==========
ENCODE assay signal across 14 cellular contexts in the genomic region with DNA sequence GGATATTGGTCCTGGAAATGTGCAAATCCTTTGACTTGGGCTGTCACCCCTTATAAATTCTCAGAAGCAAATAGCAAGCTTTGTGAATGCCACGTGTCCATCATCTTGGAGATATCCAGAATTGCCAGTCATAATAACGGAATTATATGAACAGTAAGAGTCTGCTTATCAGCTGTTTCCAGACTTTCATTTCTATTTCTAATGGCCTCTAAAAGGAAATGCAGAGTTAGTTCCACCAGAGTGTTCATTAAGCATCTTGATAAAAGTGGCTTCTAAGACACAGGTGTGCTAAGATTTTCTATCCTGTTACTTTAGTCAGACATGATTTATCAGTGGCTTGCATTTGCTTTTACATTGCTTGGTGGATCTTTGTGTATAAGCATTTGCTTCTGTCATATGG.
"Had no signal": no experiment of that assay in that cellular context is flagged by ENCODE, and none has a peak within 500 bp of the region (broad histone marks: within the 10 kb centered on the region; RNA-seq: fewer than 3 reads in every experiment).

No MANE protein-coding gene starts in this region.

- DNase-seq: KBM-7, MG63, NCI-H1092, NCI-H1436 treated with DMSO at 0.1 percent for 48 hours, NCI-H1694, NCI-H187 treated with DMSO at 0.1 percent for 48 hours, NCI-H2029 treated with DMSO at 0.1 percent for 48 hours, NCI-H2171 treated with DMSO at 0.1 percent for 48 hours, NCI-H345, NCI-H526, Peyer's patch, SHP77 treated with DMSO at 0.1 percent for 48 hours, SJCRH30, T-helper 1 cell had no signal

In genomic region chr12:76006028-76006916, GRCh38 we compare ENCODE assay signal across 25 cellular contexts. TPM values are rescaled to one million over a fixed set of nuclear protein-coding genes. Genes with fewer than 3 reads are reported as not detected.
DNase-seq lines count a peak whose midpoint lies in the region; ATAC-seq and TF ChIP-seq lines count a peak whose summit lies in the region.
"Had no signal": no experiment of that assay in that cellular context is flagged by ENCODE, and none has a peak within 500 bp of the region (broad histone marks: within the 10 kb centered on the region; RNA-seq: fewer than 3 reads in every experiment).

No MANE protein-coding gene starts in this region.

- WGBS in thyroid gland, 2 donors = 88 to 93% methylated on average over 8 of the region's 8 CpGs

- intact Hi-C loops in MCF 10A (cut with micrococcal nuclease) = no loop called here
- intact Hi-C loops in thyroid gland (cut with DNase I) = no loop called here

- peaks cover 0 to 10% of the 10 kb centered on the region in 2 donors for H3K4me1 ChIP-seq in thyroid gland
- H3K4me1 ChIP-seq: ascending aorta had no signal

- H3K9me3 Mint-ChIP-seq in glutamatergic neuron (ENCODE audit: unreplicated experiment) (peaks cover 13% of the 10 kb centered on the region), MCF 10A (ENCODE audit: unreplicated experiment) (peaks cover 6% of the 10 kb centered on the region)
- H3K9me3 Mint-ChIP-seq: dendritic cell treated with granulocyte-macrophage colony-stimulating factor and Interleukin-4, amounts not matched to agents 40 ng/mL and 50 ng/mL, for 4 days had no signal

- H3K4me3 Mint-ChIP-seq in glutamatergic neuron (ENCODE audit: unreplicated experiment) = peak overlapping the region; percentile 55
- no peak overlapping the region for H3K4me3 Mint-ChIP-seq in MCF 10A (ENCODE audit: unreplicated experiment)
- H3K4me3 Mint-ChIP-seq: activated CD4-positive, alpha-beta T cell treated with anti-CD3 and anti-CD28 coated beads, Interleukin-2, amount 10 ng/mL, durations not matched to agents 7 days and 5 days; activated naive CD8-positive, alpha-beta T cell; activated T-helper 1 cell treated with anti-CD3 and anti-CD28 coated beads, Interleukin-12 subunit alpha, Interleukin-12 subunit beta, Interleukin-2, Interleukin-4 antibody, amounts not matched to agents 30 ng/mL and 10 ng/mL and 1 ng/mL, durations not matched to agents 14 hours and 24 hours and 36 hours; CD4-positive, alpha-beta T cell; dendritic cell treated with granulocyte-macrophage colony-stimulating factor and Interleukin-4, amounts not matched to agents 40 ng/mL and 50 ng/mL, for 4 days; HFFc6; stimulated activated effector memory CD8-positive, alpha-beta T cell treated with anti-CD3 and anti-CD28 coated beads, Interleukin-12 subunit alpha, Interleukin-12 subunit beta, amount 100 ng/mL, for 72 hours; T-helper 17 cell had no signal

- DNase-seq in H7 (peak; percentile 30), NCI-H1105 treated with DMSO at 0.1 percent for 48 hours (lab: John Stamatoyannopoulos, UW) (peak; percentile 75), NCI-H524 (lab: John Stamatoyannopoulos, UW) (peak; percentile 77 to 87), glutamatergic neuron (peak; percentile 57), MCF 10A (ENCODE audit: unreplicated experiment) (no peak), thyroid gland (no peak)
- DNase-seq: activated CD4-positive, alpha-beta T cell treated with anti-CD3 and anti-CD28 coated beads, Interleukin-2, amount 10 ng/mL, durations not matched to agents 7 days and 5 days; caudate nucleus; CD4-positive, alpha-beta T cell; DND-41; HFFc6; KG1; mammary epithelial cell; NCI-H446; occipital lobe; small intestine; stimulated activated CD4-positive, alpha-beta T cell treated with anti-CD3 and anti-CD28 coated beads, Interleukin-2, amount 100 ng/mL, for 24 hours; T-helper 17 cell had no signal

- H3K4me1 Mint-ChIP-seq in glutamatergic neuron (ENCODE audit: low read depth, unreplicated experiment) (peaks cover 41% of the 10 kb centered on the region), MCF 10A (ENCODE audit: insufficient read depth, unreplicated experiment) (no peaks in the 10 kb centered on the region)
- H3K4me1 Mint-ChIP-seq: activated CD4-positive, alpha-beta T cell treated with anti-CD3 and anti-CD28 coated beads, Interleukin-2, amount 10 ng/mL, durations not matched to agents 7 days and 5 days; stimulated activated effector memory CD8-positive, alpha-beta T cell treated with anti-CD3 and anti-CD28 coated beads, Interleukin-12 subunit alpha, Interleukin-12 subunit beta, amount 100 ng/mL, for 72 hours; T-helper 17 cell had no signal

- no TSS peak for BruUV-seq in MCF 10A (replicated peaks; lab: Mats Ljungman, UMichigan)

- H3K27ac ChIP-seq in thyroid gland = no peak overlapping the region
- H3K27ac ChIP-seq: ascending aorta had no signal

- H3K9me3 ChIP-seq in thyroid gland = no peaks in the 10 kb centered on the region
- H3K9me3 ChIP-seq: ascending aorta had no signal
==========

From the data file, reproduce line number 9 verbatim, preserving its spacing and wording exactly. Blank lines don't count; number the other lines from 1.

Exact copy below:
- WGBS in thyroid gland, 2 donors = 88 to 93% methylated on average over 8 of the region's 8 CpGs